It’s been abundantly clear the impact COVID-19 has on the economy, as well as the enterprise, but it might be less evident how stressful and overwhelming sheltering at home (SAH) while working from home (WFH) has been for parents.
A new report from Flexjobs found that since the pandemic started, almost half of working parents (40%) have had to change their employment situation by either voluntarily reducing hours (25%) or quitting entirely (15%). Of those who quit, 38% said they do not plan to rejoin the workforce.
The move to SAH happened swiftly, and a result was that both parents and children were not only going to be living together 24/7 for an unspecified amount of time, but also working (traditional working for the parents, online school for the children). The work/homelife balance has never been as precarious.
Where they might not have before, the pandemic drew parents—once wholly reliant on teachers in school to handle everything and anything academic—to taking a more hands-on approach to the daily ins-and-outs of their children’s education.
To fully understand the effect COVID-19 has had on working parents Flexjobs surveyed more than 2,500 working parents who had children under the age of 18 and asked about the career choices they’ve had to make, how remote learning is impacting their choices, and what kind of support they would like from their employers.
In March, when 90% of the world’s schools shutdown, 63% of working mothers in the US reported they were the primary childcare providers and 42% of working fathers said they were the primary childcare providers.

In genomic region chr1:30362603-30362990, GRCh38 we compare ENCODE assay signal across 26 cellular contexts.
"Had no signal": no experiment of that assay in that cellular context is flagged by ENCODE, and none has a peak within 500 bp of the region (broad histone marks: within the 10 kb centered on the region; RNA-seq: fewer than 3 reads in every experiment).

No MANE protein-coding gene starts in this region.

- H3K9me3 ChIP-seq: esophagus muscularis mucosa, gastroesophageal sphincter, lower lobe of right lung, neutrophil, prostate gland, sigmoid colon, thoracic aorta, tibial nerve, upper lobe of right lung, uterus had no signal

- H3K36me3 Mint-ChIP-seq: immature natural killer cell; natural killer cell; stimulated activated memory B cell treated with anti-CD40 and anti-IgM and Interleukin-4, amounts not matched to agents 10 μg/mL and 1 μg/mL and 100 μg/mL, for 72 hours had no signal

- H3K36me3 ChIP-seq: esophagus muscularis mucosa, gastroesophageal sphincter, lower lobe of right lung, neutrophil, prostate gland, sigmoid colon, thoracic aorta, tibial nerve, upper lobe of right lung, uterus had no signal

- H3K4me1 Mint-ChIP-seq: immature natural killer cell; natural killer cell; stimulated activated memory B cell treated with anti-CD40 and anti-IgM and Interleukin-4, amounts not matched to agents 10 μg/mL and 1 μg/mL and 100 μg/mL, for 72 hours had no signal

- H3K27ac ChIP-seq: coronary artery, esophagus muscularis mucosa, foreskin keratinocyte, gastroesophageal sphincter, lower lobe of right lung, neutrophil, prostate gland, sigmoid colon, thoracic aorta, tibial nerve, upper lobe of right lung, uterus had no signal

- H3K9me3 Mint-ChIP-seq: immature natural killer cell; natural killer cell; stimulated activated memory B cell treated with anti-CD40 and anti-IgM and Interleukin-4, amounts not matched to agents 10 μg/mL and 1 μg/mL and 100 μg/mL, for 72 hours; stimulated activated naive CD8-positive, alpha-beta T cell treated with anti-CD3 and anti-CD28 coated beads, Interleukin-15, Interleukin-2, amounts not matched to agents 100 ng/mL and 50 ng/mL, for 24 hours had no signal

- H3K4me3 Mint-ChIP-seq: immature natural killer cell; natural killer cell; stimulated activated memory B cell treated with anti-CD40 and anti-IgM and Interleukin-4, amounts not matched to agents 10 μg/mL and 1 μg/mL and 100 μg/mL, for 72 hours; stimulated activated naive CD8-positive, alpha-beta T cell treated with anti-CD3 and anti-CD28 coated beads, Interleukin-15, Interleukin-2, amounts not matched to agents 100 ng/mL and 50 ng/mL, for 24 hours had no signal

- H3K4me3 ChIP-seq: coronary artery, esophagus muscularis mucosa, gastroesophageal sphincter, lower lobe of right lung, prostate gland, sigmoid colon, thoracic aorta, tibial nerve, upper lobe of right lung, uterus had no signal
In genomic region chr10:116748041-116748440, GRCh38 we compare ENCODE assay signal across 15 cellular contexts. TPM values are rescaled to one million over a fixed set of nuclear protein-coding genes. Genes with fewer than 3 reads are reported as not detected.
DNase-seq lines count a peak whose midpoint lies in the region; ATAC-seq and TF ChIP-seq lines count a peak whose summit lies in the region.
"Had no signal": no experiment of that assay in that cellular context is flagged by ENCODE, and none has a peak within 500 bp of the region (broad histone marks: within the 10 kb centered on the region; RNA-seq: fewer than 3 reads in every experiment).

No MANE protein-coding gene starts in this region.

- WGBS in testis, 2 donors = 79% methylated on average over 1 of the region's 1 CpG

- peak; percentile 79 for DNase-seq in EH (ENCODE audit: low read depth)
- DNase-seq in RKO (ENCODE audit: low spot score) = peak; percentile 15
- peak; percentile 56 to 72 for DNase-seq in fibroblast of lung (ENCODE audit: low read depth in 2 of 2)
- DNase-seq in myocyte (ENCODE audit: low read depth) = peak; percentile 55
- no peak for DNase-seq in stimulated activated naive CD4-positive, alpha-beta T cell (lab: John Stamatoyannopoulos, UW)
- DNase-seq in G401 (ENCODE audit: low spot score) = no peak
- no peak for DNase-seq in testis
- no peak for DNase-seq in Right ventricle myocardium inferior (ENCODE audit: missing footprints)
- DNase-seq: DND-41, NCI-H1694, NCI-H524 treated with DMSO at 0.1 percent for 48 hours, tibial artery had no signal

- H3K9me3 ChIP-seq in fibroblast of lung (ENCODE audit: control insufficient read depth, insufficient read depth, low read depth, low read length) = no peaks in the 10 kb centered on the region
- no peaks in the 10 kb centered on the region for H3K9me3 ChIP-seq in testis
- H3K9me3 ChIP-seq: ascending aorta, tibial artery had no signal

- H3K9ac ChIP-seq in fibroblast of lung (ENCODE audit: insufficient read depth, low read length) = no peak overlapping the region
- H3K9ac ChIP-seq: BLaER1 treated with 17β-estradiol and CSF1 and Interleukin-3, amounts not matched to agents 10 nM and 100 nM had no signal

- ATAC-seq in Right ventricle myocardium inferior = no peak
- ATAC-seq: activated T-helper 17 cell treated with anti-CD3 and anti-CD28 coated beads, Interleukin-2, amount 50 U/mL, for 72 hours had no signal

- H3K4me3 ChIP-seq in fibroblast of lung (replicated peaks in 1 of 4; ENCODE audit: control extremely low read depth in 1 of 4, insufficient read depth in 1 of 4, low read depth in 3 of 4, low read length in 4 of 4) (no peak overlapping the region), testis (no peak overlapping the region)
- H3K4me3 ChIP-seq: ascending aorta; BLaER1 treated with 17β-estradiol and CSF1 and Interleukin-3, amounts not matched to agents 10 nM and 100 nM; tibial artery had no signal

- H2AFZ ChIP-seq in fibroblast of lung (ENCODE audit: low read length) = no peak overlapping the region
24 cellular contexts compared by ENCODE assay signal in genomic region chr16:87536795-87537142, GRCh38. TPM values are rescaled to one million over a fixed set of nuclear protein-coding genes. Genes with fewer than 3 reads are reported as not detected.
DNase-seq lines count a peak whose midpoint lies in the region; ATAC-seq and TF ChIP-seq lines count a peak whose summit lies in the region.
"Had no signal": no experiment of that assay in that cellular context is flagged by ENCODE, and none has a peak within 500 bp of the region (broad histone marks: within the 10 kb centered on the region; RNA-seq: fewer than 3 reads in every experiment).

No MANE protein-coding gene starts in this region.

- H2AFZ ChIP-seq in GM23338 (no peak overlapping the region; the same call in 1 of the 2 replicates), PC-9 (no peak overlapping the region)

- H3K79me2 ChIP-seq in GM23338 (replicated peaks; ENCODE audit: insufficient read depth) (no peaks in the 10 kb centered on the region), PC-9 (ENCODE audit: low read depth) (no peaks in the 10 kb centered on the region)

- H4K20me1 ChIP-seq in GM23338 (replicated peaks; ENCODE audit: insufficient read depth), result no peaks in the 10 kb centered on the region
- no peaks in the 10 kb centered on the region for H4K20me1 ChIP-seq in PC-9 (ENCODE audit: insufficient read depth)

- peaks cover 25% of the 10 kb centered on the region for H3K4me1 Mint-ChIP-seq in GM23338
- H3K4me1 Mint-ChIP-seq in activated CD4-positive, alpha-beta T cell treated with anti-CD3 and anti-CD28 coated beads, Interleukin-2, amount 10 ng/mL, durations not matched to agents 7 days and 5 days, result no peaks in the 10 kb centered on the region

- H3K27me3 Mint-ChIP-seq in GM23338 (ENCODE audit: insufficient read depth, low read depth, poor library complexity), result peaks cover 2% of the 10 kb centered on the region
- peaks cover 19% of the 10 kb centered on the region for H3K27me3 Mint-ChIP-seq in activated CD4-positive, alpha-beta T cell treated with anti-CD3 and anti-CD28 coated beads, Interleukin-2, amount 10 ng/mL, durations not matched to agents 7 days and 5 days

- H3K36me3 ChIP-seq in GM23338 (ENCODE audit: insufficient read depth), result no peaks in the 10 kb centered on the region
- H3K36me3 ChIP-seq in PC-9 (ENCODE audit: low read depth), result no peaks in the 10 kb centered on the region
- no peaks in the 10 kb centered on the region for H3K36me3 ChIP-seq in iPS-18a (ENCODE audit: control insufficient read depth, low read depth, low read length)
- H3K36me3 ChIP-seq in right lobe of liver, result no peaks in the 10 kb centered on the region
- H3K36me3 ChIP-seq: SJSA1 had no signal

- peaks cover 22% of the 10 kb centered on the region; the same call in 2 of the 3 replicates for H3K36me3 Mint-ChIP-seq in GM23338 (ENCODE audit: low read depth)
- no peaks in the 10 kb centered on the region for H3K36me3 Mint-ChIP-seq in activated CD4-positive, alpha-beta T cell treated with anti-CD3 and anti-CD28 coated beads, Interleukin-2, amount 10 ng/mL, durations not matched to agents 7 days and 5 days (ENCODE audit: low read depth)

While helming childcare, it’s likely a natural progression that 80% of working mothers took the lead on monitoring their childrens’ remote learning, while only 31% of working fathers claimed the same.
Work, home, and the pandemic
Though 43% of working mothers said their employment status had remained the same during the pandemic, 17% quit their jobs. However, 51% of working fathers said their employment was the same, and only 10% had quit their jobs.
So far, there’s been no end date given to the coronavirus pandemic. Nearly 35,000 new cases are reported daily, with more than 1,000 daily deaths. Early predictions that the figures would jump to 200,000 deaths or more in the US by September came true.
And many schools are fully remote, at least for fall. Some schools are using a hybrid schedule (some days in classrooms, others from home) and there are schools which have all students in classrooms (although those tend to self-quarantine and send everyone home when an outbreak occurs). But when the spring semester starts, plans are up in the air for many schools.
When working parents were asked their plans if remote learning continues for the entire school year 2020-2021, 50% said they’d continue working and provide both childcare and online school help.
But employers will be needed to help out and be flexible, as 22% of respondents want to request full-time WFH status, while 21% said they’d be looking for and paying for additional childcare. Another 7% said that either they or their partners would need to quit.
Despite the challenges, parents are trying to find a way to be positive. When Flexjobs asked them what would help them balance work and home, 58% revealed a flexible schedule would have the most positive impact.
Types of flexibility respondents said they would most benefit from:
- Working from home full time (48%)
- Working from home part time (30%)
- Freelancing (24%)
- Alternative schedules (20%)
Working parents consider the following the most important when evaluating a job prospect:
- Work-life balance (79%)
- Salary (77%)
- Flexible work options (73%)
- Meaningful work (54%)
- Work schedule (49%)
- Location (40%)
- Health insurance (39%)
- Company culture (34%)
- Vacation time (34%)
- Company reputation (33%)
- Career progression (33%)
- Skills training and education options (31%)
- 401(k)/Retirement benefits (28%)
Despite the daily challenges, 40% or working mothers and 50% of working fathers reported they’ve never been as productive in an office as they were at home during the pandemic.